2014 Nissan Rogue vs. 2014 Honda CR-V: Which Is Better?
The compact crossover segment isn't especially large, but it's highly competitive. It seems like every year, another model is redesigned or retooled with new styling, new features, more fuel-efficient engines and other benefits, and if you're looking for a small SUV, that means it can be hard to keep up.
To help you out, we're comparing two of today's top compact crossovers: the 2014 Nissan Rogue, which is completely redesigned this year, and the 2014 Honda CR-V, which is always a favorite among crossover shoppers. But before we get started with the comparison, let's look at changes for the 2014 model year.
2014 Nissan Rogue Changes
The 2014 Nissan Rogue is completely redesigned for the 2014 model year. While we had some issues with the old model, the 2014 Rogue addresses any problems we had and then some. It boasts new styling, a long list of new features, more passenger and cargo room and a class-exclusive optional third-row seat. The only major carryovers for 2014 are the Rogue's engine, a 170-horsepower 2.5-liter 4-cylinder, and a continuously variable automatic transmission (CVT).
2014 Honda CR-V Changes
By comparison, the 2014 Honda CR-V receives only minor changes for the latest model year. Up-level CR-V EX models add automatic headlights, while Pandora Internet Radio compatibility is now standard on all trim levels.
In terms of reliability, both crossovers excel. While earlier versions of the Honda CR-V have led J.D. Power Vehicle Dependability studies for the compact-crossover segment, J.D. Power now says that the 2014 CR-V's reliability rating is equal to the 2014 Rogue's, and both are considered above average. J.D. Power rates the CR-V's overall quality slightly higher than the Rogue's, however.
In terms of warranty coverage, both the CR-V and the Rogue offer the same numbers: three years or 36,000 miles for the powertrain warranty, and five years or 60,000 miles for the bumper-to-bumper warranty. In other words, while neither model dramatically stands out in terms of reliability, both crossovers will likely offer a long period of worry-free driving.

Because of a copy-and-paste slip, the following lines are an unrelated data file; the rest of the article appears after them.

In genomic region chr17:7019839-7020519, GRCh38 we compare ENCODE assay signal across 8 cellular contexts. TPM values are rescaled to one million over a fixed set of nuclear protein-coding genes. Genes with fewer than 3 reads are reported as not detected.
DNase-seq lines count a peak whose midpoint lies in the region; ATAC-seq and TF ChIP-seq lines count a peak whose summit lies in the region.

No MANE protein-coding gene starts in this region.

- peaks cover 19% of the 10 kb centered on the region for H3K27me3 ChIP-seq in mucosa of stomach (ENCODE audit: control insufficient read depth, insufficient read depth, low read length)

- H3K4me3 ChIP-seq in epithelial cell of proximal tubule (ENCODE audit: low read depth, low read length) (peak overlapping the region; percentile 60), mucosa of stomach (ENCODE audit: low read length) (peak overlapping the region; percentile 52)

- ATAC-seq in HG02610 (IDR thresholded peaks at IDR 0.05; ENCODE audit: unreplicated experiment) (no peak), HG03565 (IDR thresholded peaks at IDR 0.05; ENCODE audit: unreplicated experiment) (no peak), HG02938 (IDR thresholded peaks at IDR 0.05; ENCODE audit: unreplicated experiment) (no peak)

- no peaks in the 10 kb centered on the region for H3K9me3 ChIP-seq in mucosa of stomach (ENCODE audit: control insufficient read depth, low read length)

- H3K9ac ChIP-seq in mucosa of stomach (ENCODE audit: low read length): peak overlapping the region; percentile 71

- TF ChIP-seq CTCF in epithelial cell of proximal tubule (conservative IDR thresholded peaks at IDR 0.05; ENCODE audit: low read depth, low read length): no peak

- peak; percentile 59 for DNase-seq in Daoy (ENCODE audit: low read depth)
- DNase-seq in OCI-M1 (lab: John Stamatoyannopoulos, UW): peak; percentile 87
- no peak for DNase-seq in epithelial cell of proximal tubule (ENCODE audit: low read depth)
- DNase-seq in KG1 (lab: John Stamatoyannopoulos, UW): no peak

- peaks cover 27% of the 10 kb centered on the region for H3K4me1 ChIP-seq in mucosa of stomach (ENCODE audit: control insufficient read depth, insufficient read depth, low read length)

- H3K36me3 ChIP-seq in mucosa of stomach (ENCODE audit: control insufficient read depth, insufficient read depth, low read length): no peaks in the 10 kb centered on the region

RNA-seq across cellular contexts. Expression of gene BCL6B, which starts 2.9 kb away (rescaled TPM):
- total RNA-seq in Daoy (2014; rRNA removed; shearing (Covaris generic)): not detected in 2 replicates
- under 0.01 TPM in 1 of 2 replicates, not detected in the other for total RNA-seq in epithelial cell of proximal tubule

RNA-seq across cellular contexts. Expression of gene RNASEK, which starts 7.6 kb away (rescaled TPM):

You might expect the Rogue and CR-V to be closely matched when it comes to gas mileage. After all, their powertrains are similar: The CR-V uses a 185-hp 2.4-liter 4-cylinder mated to a 5-speed automatic transmission, while the Rogue offers a 170-hp 2.5-liter 4-cylinder mated to a CVT. And while that may sound like it puts the CR-V at a slight disadvantage, Honda's crossover is a few hundred pounds lighter than Nissan's, which should even things out.
Interestingly, the Rogue performs vastly better than the CR-V when it comes to gas mileage. According to the Environmental Protection Agency, 2014 Honda CR-V models are rated at 23 miles per gallon in the city and 31 mpg on the highway with 2-wheel drive, or 22 mpg city/30 mpg hwy with all-wheel drive. The Rogue, however, is rated at a whopping 26 mpg city/33 mpg hwy with 2-wheel drive, or 25 mpg city/32 mpg hwy with all-wheel drive. So if it's gas mileage you're after, the Nissan is your best bet.
The 2014 Nissan Rogue has not yet been crash-tested by the federal government's National Highway Traffic Safety Administration (NHTSA). The CR-V has been tested, however, and received an overall perfect 5-star rating, comprised of 5-star ratings for front and side protection and a 4-star rating in the NHTSA's rollover tests.
In tests conducted by the nonprofit Insurance Institute for Highway Safety (IIHS), the 2014 Nissan Rogue outperformed the 2014 Honda CR-V. While the Rogue scored a Top Safety Pick+ rating for Good performances in all five IIHS tests, the CR-V failed to earn such a designation due to its Marginal performance in the IIHS's new small front-overlap assessment (a test in which the Rogue did well).
The Rogue also trumps the CR-V in terms of safety features. While both crossovers offer much of the same standard equipment (side-curtain airbags, anti-lock brakes, stability and traction control and a rearview camera), the Rogue boasts many more safety-related options, ranging from its Around View Monitor camera system to a blind spot monitoring system, a lane-departure warning system and a forward-collision warning system.
Although we'd want to see the Rogue's NHTSA ratings before making a final decision, we're inclined to pick the Rogue over the CR-V when it comes to safety.